Directly: Remember, the Justice he definitely gets to replace is Scalia's seat! Obergefell went through without Scalia; he was in the dissenting minority. Trump needs more than one new Supreme Court Justice to overturn same-sex marriage in this country. I repeat: he needs MORE THAN ONE new Supreme Court Justice to overturn same-sex marriage in this country. Nominating and seating one Justice will take up some significant chunk of 2017, especially if we protest his nominee like hell and the Democrats in Congress filibuster. Then it's 2018, and we MUST, MUST, MUST take back Congress in the midterms (and we must get them FRIGHTENED before the midterms arrive). If that happens, we can stop him from seating a second Justice should an opening arise.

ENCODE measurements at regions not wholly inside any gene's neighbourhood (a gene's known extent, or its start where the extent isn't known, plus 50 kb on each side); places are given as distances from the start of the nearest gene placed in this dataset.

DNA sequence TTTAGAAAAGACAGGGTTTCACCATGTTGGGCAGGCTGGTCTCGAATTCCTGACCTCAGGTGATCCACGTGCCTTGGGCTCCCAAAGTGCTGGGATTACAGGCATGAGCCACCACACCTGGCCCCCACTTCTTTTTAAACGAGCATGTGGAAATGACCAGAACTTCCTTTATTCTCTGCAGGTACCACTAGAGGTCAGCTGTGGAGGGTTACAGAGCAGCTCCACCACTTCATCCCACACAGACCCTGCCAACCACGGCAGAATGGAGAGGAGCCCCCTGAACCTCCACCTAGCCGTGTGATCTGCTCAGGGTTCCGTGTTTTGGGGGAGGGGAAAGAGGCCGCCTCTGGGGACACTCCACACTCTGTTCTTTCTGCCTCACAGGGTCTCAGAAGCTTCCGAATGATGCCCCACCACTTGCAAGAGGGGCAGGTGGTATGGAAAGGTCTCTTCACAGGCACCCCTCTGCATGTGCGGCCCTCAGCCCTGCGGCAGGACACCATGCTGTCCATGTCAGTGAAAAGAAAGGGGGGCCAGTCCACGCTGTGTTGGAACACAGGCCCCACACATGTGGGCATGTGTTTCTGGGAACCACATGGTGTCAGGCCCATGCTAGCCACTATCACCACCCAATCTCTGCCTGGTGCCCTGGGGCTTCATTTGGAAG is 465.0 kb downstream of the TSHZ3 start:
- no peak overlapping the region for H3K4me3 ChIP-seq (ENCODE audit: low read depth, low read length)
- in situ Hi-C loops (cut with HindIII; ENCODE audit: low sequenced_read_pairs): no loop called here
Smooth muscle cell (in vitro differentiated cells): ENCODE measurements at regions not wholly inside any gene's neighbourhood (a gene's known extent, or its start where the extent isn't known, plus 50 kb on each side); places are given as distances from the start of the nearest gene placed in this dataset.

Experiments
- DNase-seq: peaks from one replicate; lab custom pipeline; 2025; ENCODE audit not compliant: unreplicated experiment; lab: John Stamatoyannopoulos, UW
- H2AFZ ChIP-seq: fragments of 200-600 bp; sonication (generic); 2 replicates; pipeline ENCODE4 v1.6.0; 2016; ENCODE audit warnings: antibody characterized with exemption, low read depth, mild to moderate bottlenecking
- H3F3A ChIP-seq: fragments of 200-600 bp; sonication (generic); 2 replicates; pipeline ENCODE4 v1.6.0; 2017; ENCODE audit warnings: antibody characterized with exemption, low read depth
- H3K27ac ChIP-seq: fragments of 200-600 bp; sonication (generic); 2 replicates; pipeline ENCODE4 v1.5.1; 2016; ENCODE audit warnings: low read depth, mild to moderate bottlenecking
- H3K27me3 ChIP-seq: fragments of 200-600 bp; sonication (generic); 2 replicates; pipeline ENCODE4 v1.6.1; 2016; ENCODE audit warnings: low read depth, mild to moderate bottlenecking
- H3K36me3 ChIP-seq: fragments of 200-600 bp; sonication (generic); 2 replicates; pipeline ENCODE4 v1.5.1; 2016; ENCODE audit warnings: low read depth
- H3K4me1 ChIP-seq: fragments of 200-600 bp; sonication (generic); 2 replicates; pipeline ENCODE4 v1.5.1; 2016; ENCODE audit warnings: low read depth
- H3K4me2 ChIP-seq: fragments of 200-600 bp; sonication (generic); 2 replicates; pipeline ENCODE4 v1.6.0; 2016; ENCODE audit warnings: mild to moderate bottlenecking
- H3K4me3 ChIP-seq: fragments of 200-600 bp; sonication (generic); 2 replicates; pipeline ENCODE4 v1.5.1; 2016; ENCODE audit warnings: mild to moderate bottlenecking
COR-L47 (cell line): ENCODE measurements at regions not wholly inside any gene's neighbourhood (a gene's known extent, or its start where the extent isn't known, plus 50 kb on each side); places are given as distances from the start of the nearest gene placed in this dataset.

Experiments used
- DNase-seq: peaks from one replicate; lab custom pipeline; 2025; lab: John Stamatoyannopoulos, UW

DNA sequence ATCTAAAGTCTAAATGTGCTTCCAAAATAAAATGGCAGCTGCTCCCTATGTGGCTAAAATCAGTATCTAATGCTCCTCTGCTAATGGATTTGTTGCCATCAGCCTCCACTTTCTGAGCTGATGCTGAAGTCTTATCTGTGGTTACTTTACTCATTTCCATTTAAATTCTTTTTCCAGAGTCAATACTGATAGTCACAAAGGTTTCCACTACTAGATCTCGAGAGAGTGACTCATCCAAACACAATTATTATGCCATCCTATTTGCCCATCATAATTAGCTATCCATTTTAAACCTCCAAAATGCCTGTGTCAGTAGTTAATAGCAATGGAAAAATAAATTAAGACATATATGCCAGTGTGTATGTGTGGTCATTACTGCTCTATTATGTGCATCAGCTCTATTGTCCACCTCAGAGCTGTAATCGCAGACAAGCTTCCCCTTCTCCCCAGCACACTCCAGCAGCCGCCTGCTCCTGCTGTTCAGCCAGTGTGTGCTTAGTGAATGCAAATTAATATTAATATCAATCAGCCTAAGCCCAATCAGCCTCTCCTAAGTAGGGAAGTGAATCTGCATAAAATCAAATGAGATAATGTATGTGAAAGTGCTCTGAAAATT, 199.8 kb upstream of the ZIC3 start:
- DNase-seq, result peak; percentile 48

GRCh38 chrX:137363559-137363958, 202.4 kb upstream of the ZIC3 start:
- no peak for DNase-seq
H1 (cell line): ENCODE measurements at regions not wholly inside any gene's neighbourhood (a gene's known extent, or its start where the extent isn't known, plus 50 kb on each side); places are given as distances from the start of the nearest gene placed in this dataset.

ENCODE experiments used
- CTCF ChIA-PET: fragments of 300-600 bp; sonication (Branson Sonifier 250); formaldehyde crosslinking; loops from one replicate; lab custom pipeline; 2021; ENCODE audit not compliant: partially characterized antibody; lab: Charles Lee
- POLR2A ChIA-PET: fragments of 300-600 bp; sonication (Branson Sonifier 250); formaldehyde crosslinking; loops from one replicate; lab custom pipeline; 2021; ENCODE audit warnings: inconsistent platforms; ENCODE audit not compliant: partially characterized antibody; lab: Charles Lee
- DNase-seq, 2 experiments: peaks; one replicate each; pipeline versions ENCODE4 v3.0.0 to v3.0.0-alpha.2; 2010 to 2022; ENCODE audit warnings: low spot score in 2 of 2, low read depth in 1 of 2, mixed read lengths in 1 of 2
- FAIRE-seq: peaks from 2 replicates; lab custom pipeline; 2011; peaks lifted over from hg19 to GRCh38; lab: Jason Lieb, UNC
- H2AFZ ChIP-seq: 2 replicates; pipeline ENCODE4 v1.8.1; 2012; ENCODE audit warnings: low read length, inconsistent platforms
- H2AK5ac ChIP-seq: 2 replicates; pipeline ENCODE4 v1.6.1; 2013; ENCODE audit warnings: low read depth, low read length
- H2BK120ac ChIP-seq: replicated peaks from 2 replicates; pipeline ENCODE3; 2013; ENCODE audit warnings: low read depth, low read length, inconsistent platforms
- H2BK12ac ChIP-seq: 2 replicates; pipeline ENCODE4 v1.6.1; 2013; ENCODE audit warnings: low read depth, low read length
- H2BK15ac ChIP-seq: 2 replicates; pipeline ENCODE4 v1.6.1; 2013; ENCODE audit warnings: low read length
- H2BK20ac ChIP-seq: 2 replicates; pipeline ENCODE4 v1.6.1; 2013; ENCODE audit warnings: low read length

Indirectly: Support your local Democrats. Raise funds for the midterms. Start planning to get out the vote for the midterms. Figure out the local-level rising stars, or become one yourself-- you could run for the school board. You could run for dogcatcher. Pray, if you pray, and otherwise hope strongly for the healths of Ginsberg, Kennedy, and Breyer. Keep supporting those LGBT organizations.

-- He issues an executive order saying that while of course same-sex marriage remains legal, no clerk or office is required to perform it (on religious liberty grounds, of course), and those which do may mysteriously find their funding cut. (Note: this may also be an illegal order, as Kim Davis went to jail, I believe, but it's less obviously, flagrantly illegal.)
Directly: Track which clerks and offices do and don't perform marriages. Make it clear that public approval is on the side of those who do, and public disdain on the side of those who don't, showily-- in-person protests, advertising, both positive and negative. Donate to support the careers and offices of those who do. Donate to travel funds for LGBT people who need to travel to reach an office that will marry them.